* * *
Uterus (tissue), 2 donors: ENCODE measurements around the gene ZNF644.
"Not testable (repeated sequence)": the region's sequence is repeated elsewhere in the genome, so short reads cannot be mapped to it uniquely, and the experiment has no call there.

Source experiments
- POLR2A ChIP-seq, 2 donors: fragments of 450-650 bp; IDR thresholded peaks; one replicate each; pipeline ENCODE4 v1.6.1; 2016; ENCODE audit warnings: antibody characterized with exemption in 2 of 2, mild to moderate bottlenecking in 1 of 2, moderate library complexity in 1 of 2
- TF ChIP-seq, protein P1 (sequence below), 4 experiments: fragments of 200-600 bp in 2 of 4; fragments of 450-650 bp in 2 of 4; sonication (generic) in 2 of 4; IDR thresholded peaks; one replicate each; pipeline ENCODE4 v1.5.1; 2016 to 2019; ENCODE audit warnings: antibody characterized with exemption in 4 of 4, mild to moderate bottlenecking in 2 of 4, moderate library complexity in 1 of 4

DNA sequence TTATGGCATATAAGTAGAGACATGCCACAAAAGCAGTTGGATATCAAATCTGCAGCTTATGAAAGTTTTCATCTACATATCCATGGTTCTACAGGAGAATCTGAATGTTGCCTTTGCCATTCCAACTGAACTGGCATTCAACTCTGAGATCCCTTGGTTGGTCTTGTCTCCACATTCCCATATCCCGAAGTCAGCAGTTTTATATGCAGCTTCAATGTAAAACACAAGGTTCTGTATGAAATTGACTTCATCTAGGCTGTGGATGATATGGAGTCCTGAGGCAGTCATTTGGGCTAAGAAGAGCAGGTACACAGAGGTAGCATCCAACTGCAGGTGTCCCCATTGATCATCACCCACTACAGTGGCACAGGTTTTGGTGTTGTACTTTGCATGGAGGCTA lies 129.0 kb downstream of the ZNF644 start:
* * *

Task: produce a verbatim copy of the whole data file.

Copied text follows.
Uterus (tissue), 2 donors: ENCODE measurements around the gene ZNF644.
"Not testable (repeated sequence)": the region's sequence is repeated elsewhere in the genome, so short reads cannot be mapped to it uniquely, and the experiment has no call there.

Source experiments
- POLR2A ChIP-seq, 2 donors: fragments of 450-650 bp; IDR thresholded peaks; one replicate each; pipeline ENCODE4 v1.6.1; 2016; ENCODE audit warnings: antibody characterized with exemption in 2 of 2, mild to moderate bottlenecking in 1 of 2, moderate library complexity in 1 of 2
- TF ChIP-seq, protein P1 (sequence below), 4 experiments: fragments of 200-600 bp in 2 of 4; fragments of 450-650 bp in 2 of 4; sonication (generic) in 2 of 4; IDR thresholded peaks; one replicate each; pipeline ENCODE4 v1.5.1; 2016 to 2019; ENCODE audit warnings: antibody characterized with exemption in 4 of 4, mild to moderate bottlenecking in 2 of 4, moderate library complexity in 1 of 4

DNA sequence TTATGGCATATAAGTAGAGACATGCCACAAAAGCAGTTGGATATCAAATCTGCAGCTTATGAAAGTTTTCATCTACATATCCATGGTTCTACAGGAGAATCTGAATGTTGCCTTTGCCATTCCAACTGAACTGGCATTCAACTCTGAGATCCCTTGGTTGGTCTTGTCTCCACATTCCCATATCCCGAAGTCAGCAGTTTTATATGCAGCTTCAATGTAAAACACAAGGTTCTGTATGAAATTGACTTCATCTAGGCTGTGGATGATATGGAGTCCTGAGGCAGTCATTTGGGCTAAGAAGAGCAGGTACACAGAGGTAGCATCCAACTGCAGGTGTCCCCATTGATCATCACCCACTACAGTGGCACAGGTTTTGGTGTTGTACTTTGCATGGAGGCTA lies 129.0 kb downstream of the ZNF644 start: